Matthew Henry once said, “The three qualifications of a good surgeon are requisite in a reprover: He should have an eagle’s eye, a lion’s heart, and a lady’s hand; in short, he should be endued with wisdom, courage, and meekness.
This great Puritan had struck upon a wonderful metaphor. Reproof—the means by which a Nathan reaches into the soul of one trapped in sin to bring the ministry of reconciliation—is a lot like surgery. Both require care, wisdom, and precision, as well as a delicate and determined hand. (121)
Now, if and when you go in for spiritual surgery…
- Don’t assume you see everything with perfect clarity
- Don’t just cut blindly.
- Ask questions, don’t assume motives and make accusations.
- Like every good surgeon, do some good diagnostics and testing.
Harvey gives us some good diagnostic questions on pages 124-126 (emphasis mine):
- Have I prayed for God’s wisdom and acknowledged my need for his help in serving my spouse?
o In prayer we are reminded of our surgical limitations—we can operate, but we cannot heal; we can speak, but we cannot convict concerning sin. Only God can do that (John 16:8).
- Are my observations based upon patterns of behavior or merely a single incident?
- Am I content to address one area of concern, even if I’m aware of several?
o The kids still need to be fed and the bills paid while we struggle through our brokenness. It can be discouragingly hard to focus on more than one area of growth at a time. A good surgeon keeps that in mind.
- Am I committed to making incisions no larger than absolutely necessary?
- Am I prepared to humbly offer an observation rather than an assumption or conclusion?
o You and I will never have perfect insight into our spouse’s heart. … Thus, the most helpful surgery is often exploratory. Similarly, the most helpful reproof frequently comes in the form of open (not leading) questions, because questions create the dialogue that invites more penetrating observations.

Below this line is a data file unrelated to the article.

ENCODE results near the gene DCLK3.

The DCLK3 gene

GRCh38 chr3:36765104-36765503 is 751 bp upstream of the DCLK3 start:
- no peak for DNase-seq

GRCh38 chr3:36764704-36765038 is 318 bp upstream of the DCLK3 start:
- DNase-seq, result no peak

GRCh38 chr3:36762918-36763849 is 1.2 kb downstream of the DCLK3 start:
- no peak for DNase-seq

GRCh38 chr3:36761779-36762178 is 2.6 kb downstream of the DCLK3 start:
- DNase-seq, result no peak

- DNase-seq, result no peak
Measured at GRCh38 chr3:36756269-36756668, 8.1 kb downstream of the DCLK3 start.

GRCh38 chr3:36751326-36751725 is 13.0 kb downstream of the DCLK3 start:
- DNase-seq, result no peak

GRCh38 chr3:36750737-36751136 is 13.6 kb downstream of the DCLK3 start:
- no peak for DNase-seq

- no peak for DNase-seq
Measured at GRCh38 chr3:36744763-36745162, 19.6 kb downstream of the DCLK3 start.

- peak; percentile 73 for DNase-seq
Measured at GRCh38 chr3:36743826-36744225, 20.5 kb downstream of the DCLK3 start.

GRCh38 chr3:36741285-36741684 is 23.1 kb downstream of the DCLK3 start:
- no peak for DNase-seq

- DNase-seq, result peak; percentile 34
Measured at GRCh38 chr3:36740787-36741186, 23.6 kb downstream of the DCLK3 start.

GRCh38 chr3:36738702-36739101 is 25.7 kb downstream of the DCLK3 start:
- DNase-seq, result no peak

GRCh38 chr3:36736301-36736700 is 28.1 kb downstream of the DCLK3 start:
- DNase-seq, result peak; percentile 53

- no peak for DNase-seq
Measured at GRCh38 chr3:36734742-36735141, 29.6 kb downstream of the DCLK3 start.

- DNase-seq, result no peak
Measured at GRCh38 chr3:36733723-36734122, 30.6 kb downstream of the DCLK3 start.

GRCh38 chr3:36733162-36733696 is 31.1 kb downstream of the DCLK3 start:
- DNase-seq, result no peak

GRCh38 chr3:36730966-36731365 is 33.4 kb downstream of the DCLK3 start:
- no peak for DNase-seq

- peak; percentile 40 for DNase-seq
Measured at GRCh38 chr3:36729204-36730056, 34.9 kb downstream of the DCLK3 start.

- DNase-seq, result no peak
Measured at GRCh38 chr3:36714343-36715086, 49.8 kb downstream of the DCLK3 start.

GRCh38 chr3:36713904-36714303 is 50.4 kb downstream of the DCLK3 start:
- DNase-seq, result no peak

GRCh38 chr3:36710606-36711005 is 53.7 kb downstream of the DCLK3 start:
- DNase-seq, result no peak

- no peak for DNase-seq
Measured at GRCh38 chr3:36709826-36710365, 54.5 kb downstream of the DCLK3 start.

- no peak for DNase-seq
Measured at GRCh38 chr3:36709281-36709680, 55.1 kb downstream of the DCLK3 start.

- Is my goal to promote God’s truth or my preference?
Let's milk this surgery metaphor for all it's worth. Good surgeons don’t stop after the initial incision. They don't leave the patient open and bleeding on the table. They carry the procedure all the way through to completion, stitch you up when they're done, visit you in post-op, and have you come back in for follow-up!
A second kind of courage is also necessary for the spiritual surgeon. If the first kind is like the boldness needed to begin surgery—running a scalpel across sterilized flesh to open the first incision—the second kind of courage keeps you at work for as long as it takes to finish, and then keeps you caring and engaged through the recovery period as well. This is the courage that commits to staying involved in personal ministry well after we begin to speak.
I think we could learn a lesson or two.So often, couples can treat confrontation like a hand grenade—pop the pin, let it fly, and run for cover. But biblical reproof is not some kind of commando raid. It’s careful, committed, surgical care for the soul. A good surgeon is committed not only to the operation, but to post-operative care as well. Why does this require courage? Because God’s purpose for reproof is not to achieve a hassle-free marriage but to inspire repentance unto godliness. And repentance and change, friends, simply takes time. When sinners say “I do,” we must be committed to the entire process of helping each other grow in godliness through life. (127)